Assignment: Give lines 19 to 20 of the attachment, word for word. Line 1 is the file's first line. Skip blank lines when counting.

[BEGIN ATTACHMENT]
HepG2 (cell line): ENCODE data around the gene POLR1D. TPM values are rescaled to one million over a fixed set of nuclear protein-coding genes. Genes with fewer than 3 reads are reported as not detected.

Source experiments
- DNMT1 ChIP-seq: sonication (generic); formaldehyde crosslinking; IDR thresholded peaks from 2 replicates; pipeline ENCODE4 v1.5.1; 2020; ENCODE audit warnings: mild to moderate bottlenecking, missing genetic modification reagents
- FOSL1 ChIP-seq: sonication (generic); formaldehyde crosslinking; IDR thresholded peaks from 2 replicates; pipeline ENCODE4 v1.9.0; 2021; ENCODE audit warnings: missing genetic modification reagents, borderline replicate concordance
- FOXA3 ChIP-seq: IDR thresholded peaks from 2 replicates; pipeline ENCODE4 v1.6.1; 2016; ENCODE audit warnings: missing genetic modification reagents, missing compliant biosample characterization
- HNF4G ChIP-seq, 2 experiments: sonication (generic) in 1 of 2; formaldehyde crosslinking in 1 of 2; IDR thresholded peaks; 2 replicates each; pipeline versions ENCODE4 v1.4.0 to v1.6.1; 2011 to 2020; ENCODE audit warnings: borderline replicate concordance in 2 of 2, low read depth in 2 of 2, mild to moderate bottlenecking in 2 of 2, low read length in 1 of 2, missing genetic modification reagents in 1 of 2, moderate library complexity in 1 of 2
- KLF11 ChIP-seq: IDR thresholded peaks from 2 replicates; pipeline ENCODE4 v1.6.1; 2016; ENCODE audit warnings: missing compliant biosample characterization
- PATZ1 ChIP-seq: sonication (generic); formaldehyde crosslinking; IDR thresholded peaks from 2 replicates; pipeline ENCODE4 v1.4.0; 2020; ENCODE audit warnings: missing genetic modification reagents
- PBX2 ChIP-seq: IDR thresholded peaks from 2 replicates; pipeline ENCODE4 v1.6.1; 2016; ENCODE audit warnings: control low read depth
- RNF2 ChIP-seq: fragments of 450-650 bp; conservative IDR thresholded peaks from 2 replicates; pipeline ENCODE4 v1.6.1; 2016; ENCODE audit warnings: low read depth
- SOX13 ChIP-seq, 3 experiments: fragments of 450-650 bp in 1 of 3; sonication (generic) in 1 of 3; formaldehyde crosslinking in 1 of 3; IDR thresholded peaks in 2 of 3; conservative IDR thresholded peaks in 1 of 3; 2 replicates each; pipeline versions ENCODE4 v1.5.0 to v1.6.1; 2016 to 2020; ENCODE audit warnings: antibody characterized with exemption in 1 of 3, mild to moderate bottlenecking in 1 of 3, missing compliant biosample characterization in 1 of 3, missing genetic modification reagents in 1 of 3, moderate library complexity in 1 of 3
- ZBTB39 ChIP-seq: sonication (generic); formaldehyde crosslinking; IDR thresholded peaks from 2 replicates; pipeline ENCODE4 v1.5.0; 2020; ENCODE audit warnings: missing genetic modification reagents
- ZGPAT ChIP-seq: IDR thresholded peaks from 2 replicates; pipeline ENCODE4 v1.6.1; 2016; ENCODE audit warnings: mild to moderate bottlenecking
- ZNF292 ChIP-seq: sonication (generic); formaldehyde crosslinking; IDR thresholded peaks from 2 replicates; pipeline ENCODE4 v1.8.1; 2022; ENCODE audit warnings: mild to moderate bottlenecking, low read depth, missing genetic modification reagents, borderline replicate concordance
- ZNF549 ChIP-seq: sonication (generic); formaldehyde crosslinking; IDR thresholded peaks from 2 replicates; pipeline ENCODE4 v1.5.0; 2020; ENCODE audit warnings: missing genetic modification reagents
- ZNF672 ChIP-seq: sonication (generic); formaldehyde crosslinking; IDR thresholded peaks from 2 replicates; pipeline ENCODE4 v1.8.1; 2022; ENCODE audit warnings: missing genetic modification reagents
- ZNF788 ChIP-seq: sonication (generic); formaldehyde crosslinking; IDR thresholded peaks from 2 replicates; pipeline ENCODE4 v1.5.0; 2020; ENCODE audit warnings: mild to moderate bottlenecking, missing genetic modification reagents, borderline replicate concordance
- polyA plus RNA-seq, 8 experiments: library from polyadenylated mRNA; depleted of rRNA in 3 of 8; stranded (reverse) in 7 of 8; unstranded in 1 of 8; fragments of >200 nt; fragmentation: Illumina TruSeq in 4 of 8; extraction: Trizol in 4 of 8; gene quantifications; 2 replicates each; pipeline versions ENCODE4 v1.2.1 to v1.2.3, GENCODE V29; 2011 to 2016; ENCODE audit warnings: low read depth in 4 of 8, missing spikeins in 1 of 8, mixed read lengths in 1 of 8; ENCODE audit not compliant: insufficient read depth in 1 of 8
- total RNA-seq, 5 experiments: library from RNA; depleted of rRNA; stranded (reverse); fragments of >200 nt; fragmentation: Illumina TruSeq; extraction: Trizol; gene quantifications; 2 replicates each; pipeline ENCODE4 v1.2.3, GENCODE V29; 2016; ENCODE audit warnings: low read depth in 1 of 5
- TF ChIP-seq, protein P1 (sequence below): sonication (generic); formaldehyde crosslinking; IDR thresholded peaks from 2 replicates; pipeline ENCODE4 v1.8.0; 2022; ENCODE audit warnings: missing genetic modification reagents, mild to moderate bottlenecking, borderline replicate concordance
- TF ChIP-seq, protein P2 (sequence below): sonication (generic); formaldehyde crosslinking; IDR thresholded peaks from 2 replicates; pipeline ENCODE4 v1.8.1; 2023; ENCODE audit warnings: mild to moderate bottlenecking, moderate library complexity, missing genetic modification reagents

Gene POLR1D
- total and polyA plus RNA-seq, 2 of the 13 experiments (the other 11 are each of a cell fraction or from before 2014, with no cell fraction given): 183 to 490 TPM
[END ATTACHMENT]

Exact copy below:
- total RNA-seq, 5 experiments: library from RNA; depleted of rRNA; stranded (reverse); fragments of >200 nt; fragmentation: Illumina TruSeq; extraction: Trizol; gene quantifications; 2 replicates each; pipeline ENCODE4 v1.2.3, GENCODE V29; 2016; ENCODE audit warnings: low read depth in 1 of 5
- TF ChIP-seq, protein P1 (sequence below): sonication (generic); formaldehyde crosslinking; IDR thresholded peaks from 2 replicates; pipeline ENCODE4 v1.8.0; 2022; ENCODE audit warnings: missing genetic modification reagents, mild to moderate bottlenecking, borderline replicate concordance